I’m not paying to live in a sauna

Tim Lee / Staff Photographer

Last October, while I was living in Phelps Hall, there came a day when the heating malfunctioned and indoor temperatures soared to about 100 degrees. Although it lasted only about 24 hours, it was a terrible 24 hours— my makeup melted, plants withered, posters fell off the wall due to melted adhesive and every surface was hot to touch.

That was last year, but lately memories of it have been triggered every time I’m in my current apartment in Hausdoerffer. Yes, the heat has gone up once again, only this time it has been up for days. Granted, it isn’t exactly malfunctioning and is nowhere near as bad as last year, but it remains extremely uncomfortable. Just because we had a few cold days the other week is no excuse for the heat to have been turned on this early in the year. Basically, somebody somewhere made a bad decision, and now all of us in Phelps and Haus have to literally sweat it out.

The worse part of all is that this is the actual heat system that has been turned on and therefore the problem is in no way a result of the weather. As a result, there is no escape (the freshman towers can be quite miserable in warmer months, but at least the air has more mobility). Because the problem is coming strictly from within, opening windows and taking other measures has little to no effect in apartments. Ironically, these are the newest and supposedly the most advanced residential buildings on campus.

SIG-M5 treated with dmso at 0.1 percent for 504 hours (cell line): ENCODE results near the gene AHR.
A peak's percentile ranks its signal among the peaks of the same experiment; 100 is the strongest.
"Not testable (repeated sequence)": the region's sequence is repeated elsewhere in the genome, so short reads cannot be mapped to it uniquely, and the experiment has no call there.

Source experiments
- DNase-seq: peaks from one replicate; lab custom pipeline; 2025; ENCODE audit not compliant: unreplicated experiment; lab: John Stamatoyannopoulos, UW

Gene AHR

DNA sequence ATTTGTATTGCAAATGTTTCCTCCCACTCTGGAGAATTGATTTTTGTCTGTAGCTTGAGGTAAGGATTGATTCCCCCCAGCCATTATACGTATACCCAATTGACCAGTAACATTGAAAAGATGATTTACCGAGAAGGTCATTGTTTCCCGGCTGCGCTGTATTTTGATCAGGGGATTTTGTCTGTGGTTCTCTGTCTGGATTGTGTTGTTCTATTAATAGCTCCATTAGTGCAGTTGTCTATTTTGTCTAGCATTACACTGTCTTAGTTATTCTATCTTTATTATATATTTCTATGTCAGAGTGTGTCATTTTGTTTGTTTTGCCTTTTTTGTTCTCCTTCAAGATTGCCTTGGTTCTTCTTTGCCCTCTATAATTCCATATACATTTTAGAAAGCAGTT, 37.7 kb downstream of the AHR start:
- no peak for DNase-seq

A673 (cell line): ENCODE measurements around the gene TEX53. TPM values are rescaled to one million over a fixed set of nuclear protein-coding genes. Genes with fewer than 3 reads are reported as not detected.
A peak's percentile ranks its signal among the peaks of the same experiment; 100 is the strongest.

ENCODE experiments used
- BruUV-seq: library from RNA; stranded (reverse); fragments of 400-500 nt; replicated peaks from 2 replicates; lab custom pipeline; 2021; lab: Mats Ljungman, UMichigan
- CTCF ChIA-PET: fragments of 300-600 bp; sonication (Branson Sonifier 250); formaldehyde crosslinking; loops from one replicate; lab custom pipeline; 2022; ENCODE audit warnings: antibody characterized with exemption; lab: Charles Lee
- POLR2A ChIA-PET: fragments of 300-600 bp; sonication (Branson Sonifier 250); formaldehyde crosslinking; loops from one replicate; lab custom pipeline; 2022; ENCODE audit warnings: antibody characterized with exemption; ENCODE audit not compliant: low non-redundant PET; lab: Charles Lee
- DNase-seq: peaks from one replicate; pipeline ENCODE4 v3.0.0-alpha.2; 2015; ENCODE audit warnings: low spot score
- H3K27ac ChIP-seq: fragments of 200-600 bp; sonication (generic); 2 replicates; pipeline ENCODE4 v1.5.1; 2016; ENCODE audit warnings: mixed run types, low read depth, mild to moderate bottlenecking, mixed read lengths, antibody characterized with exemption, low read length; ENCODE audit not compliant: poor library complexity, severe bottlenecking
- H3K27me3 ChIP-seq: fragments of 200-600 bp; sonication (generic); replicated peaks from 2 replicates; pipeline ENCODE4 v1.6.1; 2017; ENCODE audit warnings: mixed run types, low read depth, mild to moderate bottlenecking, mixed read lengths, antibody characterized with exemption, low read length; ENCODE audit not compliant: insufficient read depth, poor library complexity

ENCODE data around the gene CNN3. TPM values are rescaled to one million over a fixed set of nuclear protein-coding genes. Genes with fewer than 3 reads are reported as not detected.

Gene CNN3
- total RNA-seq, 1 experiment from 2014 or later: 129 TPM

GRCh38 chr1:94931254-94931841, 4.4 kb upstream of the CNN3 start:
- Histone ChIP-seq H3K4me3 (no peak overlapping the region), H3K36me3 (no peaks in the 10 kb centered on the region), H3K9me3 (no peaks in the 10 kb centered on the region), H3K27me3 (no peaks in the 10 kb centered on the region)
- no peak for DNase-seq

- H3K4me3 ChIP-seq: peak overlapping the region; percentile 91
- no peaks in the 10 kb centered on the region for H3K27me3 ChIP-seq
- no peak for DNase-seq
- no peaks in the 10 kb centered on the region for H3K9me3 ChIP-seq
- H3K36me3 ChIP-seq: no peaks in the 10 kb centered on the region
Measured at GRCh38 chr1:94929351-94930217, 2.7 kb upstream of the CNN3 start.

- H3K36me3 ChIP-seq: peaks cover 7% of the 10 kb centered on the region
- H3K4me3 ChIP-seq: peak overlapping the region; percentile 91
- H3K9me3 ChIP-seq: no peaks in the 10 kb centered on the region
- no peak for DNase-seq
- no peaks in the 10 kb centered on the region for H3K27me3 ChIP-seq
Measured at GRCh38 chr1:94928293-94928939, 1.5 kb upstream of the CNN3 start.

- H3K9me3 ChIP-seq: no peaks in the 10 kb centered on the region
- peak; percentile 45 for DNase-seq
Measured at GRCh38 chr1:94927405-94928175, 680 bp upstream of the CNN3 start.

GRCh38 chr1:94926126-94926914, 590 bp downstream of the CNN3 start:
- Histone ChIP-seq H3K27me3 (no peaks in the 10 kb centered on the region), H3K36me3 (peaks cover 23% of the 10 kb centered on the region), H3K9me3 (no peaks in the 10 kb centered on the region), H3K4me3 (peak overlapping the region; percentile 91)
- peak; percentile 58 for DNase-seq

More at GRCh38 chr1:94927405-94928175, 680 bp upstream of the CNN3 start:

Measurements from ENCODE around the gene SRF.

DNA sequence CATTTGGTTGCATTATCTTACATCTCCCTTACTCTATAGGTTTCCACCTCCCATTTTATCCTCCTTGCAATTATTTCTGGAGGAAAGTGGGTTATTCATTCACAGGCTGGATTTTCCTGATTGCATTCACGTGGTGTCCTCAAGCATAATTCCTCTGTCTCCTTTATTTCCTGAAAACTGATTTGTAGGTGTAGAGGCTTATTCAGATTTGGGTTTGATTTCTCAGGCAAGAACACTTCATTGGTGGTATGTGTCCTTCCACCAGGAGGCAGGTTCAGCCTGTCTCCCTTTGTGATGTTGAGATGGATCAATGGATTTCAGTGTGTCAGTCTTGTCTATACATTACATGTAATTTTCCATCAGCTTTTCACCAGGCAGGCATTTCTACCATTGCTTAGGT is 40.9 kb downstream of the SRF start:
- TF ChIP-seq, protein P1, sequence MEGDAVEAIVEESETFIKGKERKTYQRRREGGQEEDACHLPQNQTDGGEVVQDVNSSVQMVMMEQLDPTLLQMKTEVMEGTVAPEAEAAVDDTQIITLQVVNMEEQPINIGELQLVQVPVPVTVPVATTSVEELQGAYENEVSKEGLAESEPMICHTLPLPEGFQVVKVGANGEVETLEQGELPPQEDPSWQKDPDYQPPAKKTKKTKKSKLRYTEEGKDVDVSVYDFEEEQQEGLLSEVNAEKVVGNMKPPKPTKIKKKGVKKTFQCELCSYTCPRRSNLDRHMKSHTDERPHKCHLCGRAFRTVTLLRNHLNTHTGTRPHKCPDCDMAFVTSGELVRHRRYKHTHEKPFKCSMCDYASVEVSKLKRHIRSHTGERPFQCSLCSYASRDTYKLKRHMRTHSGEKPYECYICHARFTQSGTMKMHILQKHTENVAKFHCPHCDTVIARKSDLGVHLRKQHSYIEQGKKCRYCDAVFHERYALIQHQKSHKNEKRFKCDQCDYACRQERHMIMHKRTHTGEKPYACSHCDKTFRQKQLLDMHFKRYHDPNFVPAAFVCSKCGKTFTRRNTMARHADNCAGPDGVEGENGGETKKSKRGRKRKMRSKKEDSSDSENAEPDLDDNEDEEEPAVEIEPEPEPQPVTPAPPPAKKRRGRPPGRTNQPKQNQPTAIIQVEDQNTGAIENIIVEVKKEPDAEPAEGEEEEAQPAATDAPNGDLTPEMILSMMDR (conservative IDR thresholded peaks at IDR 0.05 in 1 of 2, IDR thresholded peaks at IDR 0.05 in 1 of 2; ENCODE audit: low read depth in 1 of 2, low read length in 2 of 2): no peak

I’m speaking out because frankly, I’m tired of certain needs going ignored, or if not exactly ignored, then brushed aside as if they were nothing. We residents received an email that not only didn’t apologize for the conditions, but told us in more words or less to just deal with it.

Hypothetically, if members of the College administration lived in apartments, this would more than likely not be the case. It is very understandable that there are of course more serious issues campus officials must deal with, but all the same it is very hard to ignore the fact that one’s room is slowly baking them to a crisp.

As much as I am giving my personal feelings here, I am speaking on behalf of my fellow residents of Phelps and Haus; one of my roommates has two fans running in her room, and it’s still a bit on the warm side. A friend of mine in Phelps has been freezing bottles to use for heat relief, and I’ve encountered more than a few people from either residence hall escaping the heat by spending long hours in other buildings. Others have expressed concern that the heat is not doing any wonders for their computers and other electronics.

The apartments are now in their third year of being open, but so far Housing has not seemed to figure out an appropriate time to turn on the heating, much less how to operate it properly. Those of us living in Phelps and Haus don’t really care who keeps enacting their poor judgement; we just want to be comfortable in our own residences.

—Brianna Gunter, Managing Editor